At times I would make sure that everything was okay and would be reassured that it was. This fueled my thought processes, further confusing my conception of what was really going on in my life. But asking for reassurance never fixed the problem. It never made me feel more secure, happier, or loved. Nevertheless, I bit my tongue and continued to go to events (when I was invited) and reaching out in order to maintain friendships and relationships.
In the last month, my creeping suspicions arose again. In a sense, I am a dandelion.
Sure, some people can see past the fact that dandelions are weeds and even find beauty in them…but no one would really miss them if they weren’t there. They’re a nuisance, even.
It dawned on me that the only reason communication was intact between myself and others was because I continued to reach out and start conversations. Here I was, bright yellow and ever-present — asking for someone to pick me, to choose me, to prefer me. I became infuriated when I was passed over for the red roses in my life. Red roses are inviting, have apparent beauty, and seem to say “pick me, you won’t be disappointed”. But unlike dandelions, red roses can hurt you because beneath their facade hide sharp thorns. Red roses, unlike dandelions, hold power over others. Try as I might, my attempts to be empowered resulted in others holding power over me.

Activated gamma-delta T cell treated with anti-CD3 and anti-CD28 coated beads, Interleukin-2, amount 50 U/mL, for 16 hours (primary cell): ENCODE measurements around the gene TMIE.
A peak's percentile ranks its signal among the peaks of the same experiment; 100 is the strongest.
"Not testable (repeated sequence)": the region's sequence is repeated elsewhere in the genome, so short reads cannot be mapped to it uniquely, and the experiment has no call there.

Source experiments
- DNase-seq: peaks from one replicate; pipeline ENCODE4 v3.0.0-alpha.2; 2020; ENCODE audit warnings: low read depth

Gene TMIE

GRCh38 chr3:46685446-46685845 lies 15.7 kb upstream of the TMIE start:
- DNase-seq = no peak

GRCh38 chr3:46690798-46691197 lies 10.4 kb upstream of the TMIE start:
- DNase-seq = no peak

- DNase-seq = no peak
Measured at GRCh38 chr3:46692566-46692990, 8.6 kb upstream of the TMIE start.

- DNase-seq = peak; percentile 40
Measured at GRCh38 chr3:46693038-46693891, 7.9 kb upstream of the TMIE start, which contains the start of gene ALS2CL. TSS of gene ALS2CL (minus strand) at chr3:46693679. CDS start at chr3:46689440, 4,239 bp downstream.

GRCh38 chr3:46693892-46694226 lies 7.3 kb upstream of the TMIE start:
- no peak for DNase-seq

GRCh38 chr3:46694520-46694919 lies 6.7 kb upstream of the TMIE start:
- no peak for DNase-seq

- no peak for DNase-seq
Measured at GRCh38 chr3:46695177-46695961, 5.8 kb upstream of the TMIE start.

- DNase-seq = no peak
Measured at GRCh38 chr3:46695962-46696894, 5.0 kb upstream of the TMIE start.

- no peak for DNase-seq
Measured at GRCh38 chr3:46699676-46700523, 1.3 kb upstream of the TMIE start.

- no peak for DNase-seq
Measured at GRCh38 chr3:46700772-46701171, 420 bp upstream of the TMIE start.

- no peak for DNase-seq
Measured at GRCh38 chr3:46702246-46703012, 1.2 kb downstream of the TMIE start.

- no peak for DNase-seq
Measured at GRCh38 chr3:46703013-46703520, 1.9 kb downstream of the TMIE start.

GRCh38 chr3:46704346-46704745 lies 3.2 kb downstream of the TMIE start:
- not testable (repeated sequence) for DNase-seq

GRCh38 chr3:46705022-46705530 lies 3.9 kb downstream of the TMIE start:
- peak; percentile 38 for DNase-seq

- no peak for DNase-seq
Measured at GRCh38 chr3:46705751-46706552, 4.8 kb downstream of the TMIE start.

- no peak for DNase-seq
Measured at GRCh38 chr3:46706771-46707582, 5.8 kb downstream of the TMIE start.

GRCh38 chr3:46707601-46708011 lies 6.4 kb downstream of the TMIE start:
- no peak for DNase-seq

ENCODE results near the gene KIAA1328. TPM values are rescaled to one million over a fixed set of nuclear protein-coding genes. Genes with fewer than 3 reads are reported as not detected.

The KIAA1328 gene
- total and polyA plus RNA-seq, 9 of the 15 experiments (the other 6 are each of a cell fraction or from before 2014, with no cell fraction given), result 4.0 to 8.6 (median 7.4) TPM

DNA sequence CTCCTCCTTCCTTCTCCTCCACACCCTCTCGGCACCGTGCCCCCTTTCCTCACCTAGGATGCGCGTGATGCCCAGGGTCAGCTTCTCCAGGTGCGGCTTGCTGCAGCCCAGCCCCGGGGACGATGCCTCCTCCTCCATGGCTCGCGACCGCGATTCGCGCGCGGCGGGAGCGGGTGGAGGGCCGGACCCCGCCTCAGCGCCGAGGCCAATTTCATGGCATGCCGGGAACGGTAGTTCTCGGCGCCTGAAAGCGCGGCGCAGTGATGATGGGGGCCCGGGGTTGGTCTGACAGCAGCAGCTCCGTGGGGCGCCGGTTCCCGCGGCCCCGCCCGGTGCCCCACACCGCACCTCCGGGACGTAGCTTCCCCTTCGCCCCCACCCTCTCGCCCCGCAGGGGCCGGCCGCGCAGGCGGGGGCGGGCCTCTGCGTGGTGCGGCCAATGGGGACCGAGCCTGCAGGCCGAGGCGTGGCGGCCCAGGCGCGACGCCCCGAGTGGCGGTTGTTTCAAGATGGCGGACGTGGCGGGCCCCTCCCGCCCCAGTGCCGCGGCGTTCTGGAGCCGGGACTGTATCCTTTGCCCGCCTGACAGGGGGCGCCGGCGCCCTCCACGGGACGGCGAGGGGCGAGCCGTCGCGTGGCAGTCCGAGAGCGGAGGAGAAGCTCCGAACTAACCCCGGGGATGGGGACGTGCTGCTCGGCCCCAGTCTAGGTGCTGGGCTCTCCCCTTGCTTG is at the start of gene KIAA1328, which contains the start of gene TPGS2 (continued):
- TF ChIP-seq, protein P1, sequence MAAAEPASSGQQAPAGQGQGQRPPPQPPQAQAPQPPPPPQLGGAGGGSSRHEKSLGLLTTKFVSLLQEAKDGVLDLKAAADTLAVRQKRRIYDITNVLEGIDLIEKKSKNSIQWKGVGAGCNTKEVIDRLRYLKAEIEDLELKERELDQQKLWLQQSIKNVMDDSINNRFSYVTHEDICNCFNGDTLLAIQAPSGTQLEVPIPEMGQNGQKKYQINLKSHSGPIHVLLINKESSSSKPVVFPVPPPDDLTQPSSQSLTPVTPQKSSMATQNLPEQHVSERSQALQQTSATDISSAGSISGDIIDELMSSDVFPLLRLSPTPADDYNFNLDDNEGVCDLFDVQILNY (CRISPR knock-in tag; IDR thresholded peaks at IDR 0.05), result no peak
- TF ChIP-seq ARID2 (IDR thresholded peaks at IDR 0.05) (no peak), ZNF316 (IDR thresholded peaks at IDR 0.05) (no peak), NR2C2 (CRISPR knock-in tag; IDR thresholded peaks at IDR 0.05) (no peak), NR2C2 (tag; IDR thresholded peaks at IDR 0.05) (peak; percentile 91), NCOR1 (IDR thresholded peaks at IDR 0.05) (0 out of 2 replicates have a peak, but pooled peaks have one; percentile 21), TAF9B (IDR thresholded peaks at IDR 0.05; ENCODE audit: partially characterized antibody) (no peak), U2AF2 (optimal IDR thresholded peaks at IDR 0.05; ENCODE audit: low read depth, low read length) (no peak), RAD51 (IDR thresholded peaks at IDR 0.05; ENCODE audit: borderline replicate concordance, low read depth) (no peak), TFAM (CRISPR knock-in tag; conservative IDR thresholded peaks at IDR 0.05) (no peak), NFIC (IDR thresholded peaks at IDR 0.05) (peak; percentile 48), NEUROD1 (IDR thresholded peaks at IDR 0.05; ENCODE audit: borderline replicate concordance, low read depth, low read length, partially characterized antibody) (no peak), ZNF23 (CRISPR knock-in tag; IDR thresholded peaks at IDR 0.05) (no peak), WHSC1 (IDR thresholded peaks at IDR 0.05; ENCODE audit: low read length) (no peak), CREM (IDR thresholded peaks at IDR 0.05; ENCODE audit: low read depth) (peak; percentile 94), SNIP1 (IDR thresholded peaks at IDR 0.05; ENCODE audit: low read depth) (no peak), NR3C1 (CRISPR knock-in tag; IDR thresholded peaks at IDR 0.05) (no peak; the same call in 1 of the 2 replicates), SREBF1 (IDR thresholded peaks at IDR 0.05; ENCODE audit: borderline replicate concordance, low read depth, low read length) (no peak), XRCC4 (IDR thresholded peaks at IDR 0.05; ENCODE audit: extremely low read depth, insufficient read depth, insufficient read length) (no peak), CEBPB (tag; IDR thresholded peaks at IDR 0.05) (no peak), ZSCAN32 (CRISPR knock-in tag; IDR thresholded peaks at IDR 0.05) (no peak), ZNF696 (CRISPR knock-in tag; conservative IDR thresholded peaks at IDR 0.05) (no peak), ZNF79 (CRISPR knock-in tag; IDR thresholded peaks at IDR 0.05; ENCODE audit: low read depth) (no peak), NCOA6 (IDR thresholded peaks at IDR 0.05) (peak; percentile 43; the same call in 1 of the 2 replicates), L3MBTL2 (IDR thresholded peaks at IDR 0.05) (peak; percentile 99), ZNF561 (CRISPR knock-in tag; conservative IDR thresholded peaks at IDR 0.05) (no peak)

As a dandelion, I spent so much time making myself accessible and available that I didn’t realize that I had lost my appeal. I wasn’t a red rose. I didn’t think I even wanted to be a red rose. But I was jealous of them. I wanted someone to see me, as I was, and recognize how dependable and loving I could be. However, my best qualities weren’t displayed on the surface, but rather were integral to my character. Unless someone takes the effort to really appreciate them, no matter how hard a dandelion tries, it will only ever amount to a child’s disposable flower crown (at best) – essentially, dandelions are perceived as replaceable.